Postgraduate research training in areas such as exercise physiology, genetics and exercise, diabetes and exercise, osteoporosis, muscle repair, growth factors, biomechanics and psychology of physical activity at UL and at other universities in Ireland, UK, Australia, Canada and USA.

Want to find out more about possible careers with this degree? Click Here

FAQ

  1. What are the mature student entry requirements for entry to the BSc in Sport and Exercise Sciences? How many places are there for mature students?

You must be at least 23 or older by 1st January in the year in which you wish to start your study, to be considered a mature student applicant. To submit an application for consideration as a mature student, the following steps must be completed:

1. Apply to the CAO by 1st February 2014 (The CAO will open in November 2013 for 2014 applications).

2. Complete a UL Supplemental Form (this form will be available for download from the Admissions Office or contact T:061-202015 / E:admissions@ul.ie for a hard copy). This form must be posted to the CAO (NOT to UL) by 1st February 2014. The supplemental form provides the additional information required by UL to allow the application to be assessed. Applications from mature students will not be considered where the Supplemental Form has not been submitted.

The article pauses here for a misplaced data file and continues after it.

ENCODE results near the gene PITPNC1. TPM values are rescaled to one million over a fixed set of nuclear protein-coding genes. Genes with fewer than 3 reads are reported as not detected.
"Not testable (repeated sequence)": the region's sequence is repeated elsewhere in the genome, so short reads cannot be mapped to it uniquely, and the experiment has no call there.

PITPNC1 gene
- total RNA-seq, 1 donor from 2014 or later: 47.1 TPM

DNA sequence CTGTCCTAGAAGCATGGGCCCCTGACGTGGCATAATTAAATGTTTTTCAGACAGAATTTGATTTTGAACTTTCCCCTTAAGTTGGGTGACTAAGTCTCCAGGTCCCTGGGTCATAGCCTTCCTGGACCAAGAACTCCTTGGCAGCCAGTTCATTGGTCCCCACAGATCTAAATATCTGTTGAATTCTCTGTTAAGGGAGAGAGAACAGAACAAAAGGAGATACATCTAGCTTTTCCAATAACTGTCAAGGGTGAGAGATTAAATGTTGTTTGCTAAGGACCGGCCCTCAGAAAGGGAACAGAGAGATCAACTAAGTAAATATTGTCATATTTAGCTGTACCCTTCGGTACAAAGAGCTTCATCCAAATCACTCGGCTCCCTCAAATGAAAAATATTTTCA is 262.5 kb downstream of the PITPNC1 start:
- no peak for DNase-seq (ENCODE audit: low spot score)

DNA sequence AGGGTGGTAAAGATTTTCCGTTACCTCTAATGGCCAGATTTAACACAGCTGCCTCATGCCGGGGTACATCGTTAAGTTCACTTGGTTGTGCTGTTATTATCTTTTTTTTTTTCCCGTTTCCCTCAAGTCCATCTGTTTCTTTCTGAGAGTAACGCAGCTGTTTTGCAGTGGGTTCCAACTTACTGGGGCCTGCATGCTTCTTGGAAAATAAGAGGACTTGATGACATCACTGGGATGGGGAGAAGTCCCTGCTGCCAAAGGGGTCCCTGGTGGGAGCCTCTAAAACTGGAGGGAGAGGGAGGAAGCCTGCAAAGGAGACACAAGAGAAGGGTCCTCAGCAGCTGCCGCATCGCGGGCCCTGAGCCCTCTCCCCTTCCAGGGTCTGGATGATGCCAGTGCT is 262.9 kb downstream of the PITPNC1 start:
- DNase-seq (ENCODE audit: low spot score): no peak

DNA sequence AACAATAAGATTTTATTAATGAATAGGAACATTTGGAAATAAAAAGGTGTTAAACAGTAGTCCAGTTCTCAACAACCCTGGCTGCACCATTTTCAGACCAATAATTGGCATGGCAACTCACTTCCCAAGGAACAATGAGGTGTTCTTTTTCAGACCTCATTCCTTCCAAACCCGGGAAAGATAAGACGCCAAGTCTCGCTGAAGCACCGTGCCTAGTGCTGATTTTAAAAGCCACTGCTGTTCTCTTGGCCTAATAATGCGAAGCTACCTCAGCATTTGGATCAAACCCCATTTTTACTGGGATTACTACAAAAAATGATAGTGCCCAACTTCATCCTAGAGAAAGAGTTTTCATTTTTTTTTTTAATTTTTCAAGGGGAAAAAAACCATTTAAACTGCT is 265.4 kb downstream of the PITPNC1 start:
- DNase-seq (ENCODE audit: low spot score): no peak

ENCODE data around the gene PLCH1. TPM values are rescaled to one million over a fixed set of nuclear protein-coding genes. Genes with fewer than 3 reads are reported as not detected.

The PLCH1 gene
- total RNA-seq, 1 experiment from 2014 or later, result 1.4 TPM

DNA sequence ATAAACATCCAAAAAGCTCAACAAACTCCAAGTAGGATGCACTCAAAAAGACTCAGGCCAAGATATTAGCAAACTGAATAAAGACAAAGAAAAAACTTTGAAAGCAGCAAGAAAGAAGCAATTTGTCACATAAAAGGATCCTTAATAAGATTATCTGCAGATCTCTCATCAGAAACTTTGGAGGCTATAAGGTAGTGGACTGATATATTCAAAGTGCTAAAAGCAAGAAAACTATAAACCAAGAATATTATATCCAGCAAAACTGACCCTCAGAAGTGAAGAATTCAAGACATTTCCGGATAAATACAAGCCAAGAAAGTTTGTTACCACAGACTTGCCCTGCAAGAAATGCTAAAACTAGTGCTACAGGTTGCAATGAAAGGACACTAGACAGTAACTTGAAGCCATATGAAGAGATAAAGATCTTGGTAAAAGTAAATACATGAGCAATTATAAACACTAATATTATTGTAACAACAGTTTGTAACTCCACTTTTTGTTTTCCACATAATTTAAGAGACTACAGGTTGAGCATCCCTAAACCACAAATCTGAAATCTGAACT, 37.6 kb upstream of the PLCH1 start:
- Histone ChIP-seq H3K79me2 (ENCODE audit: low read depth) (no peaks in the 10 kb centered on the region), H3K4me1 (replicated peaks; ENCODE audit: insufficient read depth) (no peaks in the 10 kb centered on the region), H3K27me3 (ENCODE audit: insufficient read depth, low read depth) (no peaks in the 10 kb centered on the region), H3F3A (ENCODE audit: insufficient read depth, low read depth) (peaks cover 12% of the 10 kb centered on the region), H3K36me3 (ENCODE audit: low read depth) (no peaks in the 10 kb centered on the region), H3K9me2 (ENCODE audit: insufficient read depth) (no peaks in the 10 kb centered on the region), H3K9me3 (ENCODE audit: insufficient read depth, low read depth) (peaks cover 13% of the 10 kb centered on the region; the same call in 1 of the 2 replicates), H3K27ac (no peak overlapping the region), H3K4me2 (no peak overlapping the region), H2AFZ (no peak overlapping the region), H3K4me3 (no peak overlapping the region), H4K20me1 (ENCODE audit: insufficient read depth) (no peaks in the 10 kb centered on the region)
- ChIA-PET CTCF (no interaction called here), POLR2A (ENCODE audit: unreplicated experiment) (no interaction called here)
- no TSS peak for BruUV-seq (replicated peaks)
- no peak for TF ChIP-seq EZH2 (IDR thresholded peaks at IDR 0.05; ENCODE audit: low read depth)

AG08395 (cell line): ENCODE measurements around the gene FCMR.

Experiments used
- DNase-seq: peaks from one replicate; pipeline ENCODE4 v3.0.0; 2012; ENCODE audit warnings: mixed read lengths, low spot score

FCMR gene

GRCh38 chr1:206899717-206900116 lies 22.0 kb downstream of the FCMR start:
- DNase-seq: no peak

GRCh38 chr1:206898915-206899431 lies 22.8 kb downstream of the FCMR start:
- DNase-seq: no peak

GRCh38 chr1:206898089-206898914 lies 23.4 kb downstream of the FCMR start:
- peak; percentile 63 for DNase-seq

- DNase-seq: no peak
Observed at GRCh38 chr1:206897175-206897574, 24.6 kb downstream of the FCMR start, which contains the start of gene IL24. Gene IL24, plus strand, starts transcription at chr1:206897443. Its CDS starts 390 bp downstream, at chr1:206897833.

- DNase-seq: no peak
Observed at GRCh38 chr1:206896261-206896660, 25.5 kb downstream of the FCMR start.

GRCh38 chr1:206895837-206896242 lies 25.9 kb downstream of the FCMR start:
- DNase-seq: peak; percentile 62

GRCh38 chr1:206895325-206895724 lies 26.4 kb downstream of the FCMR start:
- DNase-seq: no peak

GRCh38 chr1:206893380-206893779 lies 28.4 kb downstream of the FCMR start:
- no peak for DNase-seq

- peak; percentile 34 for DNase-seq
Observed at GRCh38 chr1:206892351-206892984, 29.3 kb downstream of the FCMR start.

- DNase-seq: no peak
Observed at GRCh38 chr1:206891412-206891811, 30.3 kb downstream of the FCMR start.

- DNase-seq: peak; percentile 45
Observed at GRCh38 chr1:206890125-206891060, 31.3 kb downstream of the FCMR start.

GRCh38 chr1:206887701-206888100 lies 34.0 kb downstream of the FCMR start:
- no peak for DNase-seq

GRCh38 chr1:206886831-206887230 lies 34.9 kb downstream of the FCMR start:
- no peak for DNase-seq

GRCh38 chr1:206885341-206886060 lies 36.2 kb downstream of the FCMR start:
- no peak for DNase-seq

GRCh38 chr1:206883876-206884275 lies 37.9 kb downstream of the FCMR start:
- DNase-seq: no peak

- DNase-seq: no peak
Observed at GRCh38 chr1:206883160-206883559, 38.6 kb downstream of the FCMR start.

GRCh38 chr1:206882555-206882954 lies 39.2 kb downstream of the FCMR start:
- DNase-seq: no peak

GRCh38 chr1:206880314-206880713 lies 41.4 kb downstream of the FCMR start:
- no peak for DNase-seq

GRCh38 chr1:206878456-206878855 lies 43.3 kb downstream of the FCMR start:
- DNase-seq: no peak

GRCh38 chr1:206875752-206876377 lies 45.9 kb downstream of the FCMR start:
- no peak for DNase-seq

3. All other supporting documentation evidencing qualification, courses, employment, and any personal statements, essays or other documentation, must also be posted to the CAO by 1st February 2014.

Late applications may be accepted for some courses up until 1st May 2014. Please contact the Admissions Office for details of any of these courses. Feel free to contact either the Admissions Office (T:061-202015 / E:admissions@ul.ie) or the Mature Student Office (T:061-202735 / E:mso@ul.ie) for further details on the mature student application process.

Further info available at http://www2.ul.ie/web/WWW/Services/Student_Affairs/Student_Specialised_Supports/Mature_Student_Office

The number of mature students taken each year varies pending on the quality and number of applications; it can range from 8 - 12.

 

 

  1. If I have completed a PLC course in health/sport related subjects can I get exemptions to pursue the BSc in Sport and Exercise Sciences?

 

There are no exemptions for PLC programmes.

 

3. What is the level of Maths and Physics on the course?

Maths
Once you have the minimum requirement (at leaving cert B3 in ordinary or D3 in higher) you will be able to handle the maths modules.  There is also a Maths Learning centre here where you can get extra tuition for free if needed.